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Business owner JJ Heath-Caldwell added an extra 50 per cent of living space to his home in Hampshire.

He describes how surprisingly quick and easy it was to get planning permission for a two-storey extension and loft conversion – without forking out for professional fees.

“I made an application for planning permission to my local city council,” recalls JJ, describing the start of the project to extend his detached four-bedroom home in a village north of Winchester.  “Two months later they said yes!

“Looking back, I was surprised that planning consent was granted so easily.  I had heard many friends’ tales of woe about refused planning applications. Even more annoying, lots of money wasted on hiring planning consultants and application fees to the council.”

Initially, JJ considered hiring a planning consultant to guide him through the process. But he was interested to find out more for himself, so did an online search for ‘planning permission Winchester City Council.’

“The local council website came straight up and contained lots of information about planning permission. I had found an excellent place to start.

“For some projects, such as loft conversions or conservatories, planning permission isn’t required as they are considered to be ‘permitted development’.  However, for my extension, planning permission was required.  I read on. 

“There were lots of notes, most of them common sense, saying in effect the council would look favourably on applications for extensions that were not obtrusive to the neighbours or to the local environment.  It also recommended that the applicant talked to neighbours to inform them about the proposed project.”

Gaining planning permission
Gaining planning permission

Gaining planning permission does not have to be a nightmare

Applications can be made online. JJ drew a simple floor plan of his proposed scheme to save professional fees. It had to include dimensions and show his property’s boundaries. With help from a builder friend, he filled in the form online and paid the £172 application fee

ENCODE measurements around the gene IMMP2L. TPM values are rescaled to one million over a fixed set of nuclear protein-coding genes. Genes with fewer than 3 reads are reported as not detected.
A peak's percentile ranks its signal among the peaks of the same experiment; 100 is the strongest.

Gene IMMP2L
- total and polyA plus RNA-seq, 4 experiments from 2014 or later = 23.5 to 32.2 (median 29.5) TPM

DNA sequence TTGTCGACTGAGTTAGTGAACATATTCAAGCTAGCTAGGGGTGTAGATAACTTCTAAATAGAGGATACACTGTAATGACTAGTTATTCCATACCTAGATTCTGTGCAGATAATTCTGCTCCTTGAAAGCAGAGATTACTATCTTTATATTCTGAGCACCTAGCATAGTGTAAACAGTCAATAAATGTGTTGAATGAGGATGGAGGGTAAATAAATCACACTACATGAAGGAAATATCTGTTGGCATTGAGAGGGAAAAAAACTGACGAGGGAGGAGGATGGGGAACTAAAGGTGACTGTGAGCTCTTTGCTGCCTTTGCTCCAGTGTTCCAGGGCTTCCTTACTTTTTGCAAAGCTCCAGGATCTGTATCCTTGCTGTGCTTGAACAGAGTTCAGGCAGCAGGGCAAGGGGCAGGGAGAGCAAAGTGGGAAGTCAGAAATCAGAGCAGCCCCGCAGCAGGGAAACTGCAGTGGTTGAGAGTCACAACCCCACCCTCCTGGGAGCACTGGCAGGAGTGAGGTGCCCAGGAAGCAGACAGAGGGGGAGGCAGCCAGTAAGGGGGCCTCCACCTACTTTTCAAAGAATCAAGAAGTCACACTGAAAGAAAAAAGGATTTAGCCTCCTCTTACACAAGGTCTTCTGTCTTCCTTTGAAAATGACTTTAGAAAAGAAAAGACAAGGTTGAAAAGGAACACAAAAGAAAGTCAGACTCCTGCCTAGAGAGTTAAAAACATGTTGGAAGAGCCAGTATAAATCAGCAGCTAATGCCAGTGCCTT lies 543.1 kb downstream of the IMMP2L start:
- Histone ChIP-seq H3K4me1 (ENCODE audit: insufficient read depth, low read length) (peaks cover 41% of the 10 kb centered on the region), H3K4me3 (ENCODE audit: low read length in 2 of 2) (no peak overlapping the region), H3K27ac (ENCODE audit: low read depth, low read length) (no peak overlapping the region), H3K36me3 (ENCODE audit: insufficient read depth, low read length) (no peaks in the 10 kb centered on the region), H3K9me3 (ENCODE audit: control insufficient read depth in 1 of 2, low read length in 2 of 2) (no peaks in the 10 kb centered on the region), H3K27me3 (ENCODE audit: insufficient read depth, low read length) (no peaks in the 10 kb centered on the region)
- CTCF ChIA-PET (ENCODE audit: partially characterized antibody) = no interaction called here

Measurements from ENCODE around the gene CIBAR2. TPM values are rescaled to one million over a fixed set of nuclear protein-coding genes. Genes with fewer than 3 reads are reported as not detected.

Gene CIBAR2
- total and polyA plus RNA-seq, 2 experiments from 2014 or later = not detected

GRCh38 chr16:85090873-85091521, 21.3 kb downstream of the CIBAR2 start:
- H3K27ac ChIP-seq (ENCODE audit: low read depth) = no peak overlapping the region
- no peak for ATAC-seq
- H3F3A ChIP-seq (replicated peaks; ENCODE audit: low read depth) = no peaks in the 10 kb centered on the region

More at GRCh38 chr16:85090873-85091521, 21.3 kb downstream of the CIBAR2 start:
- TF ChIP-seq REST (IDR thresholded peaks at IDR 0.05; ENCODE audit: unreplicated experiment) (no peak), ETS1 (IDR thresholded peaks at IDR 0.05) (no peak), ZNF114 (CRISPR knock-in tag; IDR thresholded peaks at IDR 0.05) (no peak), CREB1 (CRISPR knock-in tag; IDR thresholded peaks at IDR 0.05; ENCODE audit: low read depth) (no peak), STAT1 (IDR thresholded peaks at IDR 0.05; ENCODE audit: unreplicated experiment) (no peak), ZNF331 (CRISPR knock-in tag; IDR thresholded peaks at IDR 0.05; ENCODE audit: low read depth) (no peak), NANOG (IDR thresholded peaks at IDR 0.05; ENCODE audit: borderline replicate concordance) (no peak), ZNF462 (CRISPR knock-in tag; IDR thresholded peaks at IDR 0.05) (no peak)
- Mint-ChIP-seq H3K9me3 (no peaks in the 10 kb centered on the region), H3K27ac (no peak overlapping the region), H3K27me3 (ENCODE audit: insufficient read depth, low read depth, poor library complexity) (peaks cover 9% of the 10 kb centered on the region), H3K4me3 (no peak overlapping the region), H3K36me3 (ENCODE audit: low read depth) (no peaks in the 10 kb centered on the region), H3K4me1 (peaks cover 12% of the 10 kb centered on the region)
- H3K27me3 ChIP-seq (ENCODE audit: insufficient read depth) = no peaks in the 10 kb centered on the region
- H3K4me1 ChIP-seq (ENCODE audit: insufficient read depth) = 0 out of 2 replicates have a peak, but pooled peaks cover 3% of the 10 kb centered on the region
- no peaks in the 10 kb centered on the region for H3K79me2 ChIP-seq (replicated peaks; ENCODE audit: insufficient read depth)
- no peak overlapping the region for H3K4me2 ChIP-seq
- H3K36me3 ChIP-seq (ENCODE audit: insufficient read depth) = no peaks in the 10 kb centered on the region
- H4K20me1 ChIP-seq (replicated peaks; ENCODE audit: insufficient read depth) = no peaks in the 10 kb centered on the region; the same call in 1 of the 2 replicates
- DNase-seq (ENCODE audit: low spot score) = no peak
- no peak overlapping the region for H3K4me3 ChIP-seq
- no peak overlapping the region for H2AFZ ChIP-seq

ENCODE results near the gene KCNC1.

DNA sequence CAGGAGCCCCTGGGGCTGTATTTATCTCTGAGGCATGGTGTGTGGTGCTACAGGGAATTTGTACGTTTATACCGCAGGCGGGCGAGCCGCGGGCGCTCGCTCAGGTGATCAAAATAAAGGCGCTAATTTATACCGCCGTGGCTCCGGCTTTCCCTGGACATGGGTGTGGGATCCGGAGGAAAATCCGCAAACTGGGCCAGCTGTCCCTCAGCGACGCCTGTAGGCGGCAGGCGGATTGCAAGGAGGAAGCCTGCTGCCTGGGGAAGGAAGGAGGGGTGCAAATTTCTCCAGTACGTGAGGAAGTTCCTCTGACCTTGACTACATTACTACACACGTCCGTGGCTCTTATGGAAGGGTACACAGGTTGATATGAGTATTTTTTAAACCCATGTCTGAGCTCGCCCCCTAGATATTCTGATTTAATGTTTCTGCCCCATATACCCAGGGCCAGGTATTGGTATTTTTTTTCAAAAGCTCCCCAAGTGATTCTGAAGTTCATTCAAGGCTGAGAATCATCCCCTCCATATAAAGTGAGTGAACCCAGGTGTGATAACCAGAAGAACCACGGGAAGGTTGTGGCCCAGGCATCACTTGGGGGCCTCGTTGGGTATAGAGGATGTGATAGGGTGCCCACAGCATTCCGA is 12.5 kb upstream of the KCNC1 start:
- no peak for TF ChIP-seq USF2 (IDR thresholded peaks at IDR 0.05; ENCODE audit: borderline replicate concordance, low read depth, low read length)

His next step was to talk to the neighbours.

“I live in a small close of nine houses, all built in the 1990s. It is a nice little community and we all get on well. None of our neighbours were looking forward to the disruption from such a large construction project in the close however they were all positive and no one had any objection.”

The city council sent JJ an orange planning notice to display outside his home.  This statutory notice gives brief details of the scheme and gives locals a chance to object or support a project before a final decision is made by the council to refuse or grant permission.

Next a building control officer visited. JJ said: “I showed him around and we discussed the proposed project. He couldn’t make any promises but didn’t see any problems and as none of my neighbours had objected, felt there was a good chance the application would be approved.

“Another week ticked by and I logged onto the council website to see how my application was progressing. I was aghast to read that two of my neighbours had raised objections. These were not neighbours within my close but two of the more distant neighbours behind our back fence.

“When I had spoken to these neighbours a month earlier none of them had raised any objections!” said JJ. Concerns included the extension was not in keeping with other houses in the village and would take their natural light. However, JJ’s two-storey side extension was designed to blend seamlessly with the existing house. Moreover, it wouldn’t take the sunlight as his property was north-west of the objector.

Despite being annoyed, he wisely decided against confronting the neighbours.

“Another week passed by and again I logged on to check progress.  The page stated: ‘permission granted’.  I had to read it three or four times before I realised that it really had gone through okay.  What a fantastic result!  I could now put my plan into full swing and start my building project.”

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